Silence / Rebecca Barray / Flikr / CC BY-NC-SA 2.0
We’ve seen him attack his own FBI, take “many sides” in response to Unite the Right Rally in Charlottesville, Va., and separate over 2,000 families from their children.
Now, he’s teaching the nation’s youth that women who come forward about sexual assault are lying and that their claims are irrelevant if it happened decades, or even years, in the past.
Christine Blasey Ford of Palo Alto, Calif. has recently come forward about sexual assault accusations against President Donald Trump’s Supreme Court nominee, Judge Brett Kavanaugh.
Since then, two other women have come forward with allegations of sexual assault against Kavanaugh; Julie Switneck has accused Kavanaugh of drugging and raping her as well as gang raping another girl at a high school party in the 1980s, according to The New York Times, and Deborah Ramirez has accused Kavanaugh of exposing himself to her at a dorm party when the two were at Yale University.
As anyone would expect, Trump immediately placed blame on the Democrats, calling the allegations “a big, fat con job.” But he also went on to call the three women liars in a video on CNN.com because in “36 years [there have been] no charge[s], no nothing.”
According to the National Sexual Violence Resource Center (NSVRC), one in every five American women will experience some degree of sexual assault in their lifetime and sixty-three percent of these assaults will go unreported.
Trump’s attitude towards the allegations against Kavanaugh is completely unacceptable.
Yes, he is not the only one dismissing Kavanaugh’s actions as a thing of the past, but as the President of the United States, Trump is not spreading the right message by any means.
As shown by the NSVRC statistics, it’s not always easy to discuss being a victim of sexual violence; victims often think it’s their fault and that they could have prevented it from happening and thus, don’t report it right away or at all.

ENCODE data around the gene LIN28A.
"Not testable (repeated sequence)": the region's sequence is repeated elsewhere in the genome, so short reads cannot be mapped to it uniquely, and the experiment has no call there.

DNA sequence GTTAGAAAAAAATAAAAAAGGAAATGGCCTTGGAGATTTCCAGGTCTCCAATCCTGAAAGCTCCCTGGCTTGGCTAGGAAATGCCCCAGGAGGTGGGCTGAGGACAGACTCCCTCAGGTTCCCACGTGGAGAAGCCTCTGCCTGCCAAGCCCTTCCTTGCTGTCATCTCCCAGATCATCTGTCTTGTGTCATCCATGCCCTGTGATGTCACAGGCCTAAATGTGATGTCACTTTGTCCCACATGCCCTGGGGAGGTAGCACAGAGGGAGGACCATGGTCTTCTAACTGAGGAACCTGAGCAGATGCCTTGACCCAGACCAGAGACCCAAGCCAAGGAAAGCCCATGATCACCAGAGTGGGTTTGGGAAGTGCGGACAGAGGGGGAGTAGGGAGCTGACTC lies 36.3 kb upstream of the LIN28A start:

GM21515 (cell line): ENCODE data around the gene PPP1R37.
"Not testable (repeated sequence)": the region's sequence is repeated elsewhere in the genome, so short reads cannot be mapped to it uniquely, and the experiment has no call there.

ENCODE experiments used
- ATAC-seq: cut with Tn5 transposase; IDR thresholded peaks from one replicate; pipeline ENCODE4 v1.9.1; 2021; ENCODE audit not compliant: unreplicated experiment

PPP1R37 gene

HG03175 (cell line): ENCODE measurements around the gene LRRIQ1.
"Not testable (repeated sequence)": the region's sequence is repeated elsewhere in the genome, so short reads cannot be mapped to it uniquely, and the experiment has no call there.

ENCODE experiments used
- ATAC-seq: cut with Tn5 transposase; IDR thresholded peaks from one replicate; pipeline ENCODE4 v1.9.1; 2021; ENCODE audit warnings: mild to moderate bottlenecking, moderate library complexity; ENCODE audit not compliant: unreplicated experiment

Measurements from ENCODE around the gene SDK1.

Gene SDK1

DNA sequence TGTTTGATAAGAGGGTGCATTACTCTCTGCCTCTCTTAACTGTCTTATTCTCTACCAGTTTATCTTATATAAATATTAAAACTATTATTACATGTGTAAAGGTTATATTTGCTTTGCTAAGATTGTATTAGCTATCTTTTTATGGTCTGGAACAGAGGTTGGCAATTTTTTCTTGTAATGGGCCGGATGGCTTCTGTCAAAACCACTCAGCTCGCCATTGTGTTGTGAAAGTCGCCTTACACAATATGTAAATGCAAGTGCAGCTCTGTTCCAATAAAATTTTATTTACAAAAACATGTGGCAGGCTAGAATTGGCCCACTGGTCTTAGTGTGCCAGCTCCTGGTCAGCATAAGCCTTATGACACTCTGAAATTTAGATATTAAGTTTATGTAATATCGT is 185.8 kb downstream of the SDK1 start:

By dismissing Kavanaugh’s actions and even excusing him for being drunk, Trump is invalidating anyone who has ever been a victim of sexual assault and validating others who have committed acts of sexual misconduct themselves.
This is not the direction that we, as a nation, should be moving in.
The #MeToo movement came as a glimmer of hope within the dark cloud of the Trump Administration as many women came forward as victims of sexual assault by anyone from celebrities to politicians to your everyday office worker. Now, who’s to say where we’re headed next.
If Kavanaugh is appointed as a Justice on the Supreme Court, what does that say about other men who have committed sexual assault? And more importantly, what does it say about the criteria required to make life-changing decisions for our nation, assuming that there still is criteria required to uphold a high government position?
If you or someone you know is a victim of sexual assault, call the Rape and Sexual Assault Hotline: 1-800-656-4673.